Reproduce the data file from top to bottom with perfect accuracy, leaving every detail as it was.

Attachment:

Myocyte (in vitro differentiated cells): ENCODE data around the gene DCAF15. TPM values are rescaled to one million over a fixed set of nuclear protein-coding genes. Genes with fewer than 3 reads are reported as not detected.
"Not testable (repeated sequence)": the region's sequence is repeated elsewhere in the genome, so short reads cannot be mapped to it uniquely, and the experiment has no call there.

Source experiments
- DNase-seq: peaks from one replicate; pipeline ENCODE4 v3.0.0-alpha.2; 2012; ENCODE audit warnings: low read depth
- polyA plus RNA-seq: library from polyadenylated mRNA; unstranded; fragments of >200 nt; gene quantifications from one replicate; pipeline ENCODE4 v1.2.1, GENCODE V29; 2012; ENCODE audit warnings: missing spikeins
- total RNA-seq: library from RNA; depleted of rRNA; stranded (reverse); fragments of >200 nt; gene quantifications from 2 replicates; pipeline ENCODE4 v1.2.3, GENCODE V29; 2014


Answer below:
Myocyte (in vitro differentiated cells): ENCODE data around the gene DCAF15. TPM values are rescaled to one million over a fixed set of nuclear protein-coding genes. Genes with fewer than 3 reads are reported as not detected.
"Not testable (repeated sequence)": the region's sequence is repeated elsewhere in the genome, so short reads cannot be mapped to it uniquely, and the experiment has no call there.

Source experiments
- DNase-seq: peaks from one replicate; pipeline ENCODE4 v3.0.0-alpha.2; 2012; ENCODE audit warnings: low read depth
- polyA plus RNA-seq: library from polyadenylated mRNA; unstranded; fragments of >200 nt; gene quantifications from one replicate; pipeline ENCODE4 v1.2.1, GENCODE V29; 2012; ENCODE audit warnings: missing spikeins
- total RNA-seq: library from RNA; depleted of rRNA; stranded (reverse); fragments of >200 nt; gene quantifications from 2 replicates; pipeline ENCODE4 v1.2.3, GENCODE V29; 2014